West Midlands Dignity Tour 23rd Feb 2009
The previous Care Services Minister visited the Barberry Centre, Birmingham to complete his final visit of the National Dignity Tour. This visit was initially postponed for the Ministers first day in Office.
The previous Care Services Minister was greeted by Jonathon Lloyd, Director of strategic delivery & Karen Martin, Deputy Chief Executive. The Minister was given a tour of the Edgbaston-based facility which is one of the largest mental health facilities in Europe. The Minister met with users & care workers whilst experiencing the state of the art facilities including the deaf services & mother & baby unit.
The previous Care Services Minister then joined 10 others in a round table discussion about dignified care. Linda Playford, Nurse Consultant explained to the Minister how a small steering group was set up to enable dignity to be embraced in the facility. They identified that it was easy to see what dignity is when it isnt being received, but much harder to recognize when it is being received. They broke down Dignity in Mental Health into three categories: Dignity of Identity, Dignity of Merit & Dignity of moral status.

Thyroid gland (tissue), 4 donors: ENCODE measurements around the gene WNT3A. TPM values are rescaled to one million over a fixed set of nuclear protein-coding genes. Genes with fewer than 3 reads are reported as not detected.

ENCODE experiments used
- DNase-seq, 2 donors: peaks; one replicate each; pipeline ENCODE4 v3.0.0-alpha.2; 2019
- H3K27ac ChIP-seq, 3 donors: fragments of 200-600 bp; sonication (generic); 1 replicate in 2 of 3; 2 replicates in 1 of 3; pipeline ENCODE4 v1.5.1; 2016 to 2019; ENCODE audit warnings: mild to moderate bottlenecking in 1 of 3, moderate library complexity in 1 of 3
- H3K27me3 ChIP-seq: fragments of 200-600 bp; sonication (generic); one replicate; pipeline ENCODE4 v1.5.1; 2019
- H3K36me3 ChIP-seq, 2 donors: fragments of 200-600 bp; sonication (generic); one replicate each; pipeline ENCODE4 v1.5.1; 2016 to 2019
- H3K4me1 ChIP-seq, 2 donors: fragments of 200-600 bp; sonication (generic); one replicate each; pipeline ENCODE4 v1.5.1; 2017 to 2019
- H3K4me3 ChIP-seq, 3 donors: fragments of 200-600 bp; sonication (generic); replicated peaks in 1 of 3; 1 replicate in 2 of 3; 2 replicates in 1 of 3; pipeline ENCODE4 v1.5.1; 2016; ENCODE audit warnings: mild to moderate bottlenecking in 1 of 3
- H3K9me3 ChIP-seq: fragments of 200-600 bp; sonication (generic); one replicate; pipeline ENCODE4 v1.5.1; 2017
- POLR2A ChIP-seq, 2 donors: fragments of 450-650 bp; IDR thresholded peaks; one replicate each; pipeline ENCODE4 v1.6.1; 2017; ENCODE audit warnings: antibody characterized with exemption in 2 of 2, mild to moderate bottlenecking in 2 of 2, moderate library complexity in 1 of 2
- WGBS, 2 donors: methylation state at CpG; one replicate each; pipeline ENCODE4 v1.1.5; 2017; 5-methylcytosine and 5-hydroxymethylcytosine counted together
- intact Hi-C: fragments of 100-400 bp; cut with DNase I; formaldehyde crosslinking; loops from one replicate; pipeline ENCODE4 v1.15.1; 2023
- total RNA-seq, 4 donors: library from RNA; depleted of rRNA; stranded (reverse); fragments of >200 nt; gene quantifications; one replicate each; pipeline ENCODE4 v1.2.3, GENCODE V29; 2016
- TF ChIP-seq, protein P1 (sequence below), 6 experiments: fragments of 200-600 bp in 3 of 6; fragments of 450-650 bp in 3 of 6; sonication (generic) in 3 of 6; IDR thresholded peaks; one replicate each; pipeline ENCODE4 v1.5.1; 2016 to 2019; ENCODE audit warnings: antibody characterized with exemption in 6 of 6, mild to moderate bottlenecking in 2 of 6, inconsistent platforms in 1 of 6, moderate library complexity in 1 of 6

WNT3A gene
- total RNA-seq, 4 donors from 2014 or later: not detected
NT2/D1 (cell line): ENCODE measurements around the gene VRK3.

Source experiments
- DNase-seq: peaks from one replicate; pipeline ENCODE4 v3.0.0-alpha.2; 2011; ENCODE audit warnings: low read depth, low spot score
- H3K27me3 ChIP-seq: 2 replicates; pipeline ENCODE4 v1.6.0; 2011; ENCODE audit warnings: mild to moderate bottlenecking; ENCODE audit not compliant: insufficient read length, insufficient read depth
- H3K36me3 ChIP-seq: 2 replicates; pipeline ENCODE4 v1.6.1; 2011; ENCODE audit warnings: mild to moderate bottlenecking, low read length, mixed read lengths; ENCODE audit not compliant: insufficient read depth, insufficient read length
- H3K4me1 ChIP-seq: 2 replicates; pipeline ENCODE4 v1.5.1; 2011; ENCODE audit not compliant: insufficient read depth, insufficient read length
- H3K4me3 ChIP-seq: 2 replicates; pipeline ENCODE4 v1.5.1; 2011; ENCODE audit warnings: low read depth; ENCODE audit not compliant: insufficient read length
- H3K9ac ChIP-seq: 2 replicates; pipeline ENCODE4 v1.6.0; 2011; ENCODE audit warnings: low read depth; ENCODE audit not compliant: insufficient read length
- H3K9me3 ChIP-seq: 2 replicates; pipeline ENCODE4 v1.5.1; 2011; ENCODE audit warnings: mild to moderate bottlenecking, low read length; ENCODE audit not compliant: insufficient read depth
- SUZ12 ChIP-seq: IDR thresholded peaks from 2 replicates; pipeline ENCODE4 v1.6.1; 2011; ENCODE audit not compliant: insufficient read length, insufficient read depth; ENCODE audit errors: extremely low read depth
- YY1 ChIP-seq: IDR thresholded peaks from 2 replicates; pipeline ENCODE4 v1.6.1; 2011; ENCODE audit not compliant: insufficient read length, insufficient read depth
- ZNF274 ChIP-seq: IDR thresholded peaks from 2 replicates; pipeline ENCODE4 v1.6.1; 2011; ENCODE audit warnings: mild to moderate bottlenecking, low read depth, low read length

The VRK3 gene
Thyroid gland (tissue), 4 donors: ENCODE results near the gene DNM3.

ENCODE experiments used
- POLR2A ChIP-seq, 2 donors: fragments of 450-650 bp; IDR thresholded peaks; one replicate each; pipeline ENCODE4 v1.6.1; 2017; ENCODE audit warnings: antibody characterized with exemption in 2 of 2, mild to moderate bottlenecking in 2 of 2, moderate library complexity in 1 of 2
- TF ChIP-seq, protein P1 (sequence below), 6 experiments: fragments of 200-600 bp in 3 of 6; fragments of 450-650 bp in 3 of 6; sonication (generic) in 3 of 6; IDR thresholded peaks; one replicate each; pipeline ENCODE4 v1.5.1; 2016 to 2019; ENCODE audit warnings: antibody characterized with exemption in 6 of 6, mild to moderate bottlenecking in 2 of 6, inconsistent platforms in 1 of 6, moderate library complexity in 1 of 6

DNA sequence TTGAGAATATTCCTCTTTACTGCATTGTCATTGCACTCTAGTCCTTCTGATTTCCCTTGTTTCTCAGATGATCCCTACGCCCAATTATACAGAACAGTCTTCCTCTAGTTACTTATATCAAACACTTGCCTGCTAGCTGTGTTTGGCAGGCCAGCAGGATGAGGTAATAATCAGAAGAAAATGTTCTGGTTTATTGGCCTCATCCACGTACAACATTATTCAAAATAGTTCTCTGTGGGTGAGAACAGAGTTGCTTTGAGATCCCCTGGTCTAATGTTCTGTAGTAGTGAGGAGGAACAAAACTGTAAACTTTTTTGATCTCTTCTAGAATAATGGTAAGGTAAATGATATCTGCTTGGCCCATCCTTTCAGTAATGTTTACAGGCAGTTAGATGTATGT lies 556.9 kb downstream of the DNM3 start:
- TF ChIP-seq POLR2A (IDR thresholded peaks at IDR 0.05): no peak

The trust now incorporates an element of Dignity in all its inductions & when matrons are trained there is a large emphasis on Dignity.
A number of examples where dignity has been improved were discussed including gaps between bathroom doors & the frame, how staff talk to each other in the presence of patients, and the personal touches such as looking into somebody's eyes when talking to them. A discussion was had around asking patients questions & how vital it is that questions are asked rather than assumptions made. An example of this was if a patient needs observation throughout the night, actually asking the patient if they want their door left open and the staff to come straight in or if the patient would prefer that the staff knocked each time. This leaves the patient feeling in much more control. Other examples of where it is good to ask questions rather than assume is to ask a patient if it is OK to sit on their bed, or if it is OK to touch them. Everyone at the discussion felt these were important in providing a dignified service.
Before staff moved into the new facility at Edgbaston all were required to complete a 2 day training event, called 'the passport' this event focused on the patient as a customer & what delivering customer centred care entails. The idea of this course was to ensure staff understood that without completing this training they were not fully equipped to start work in the new facility.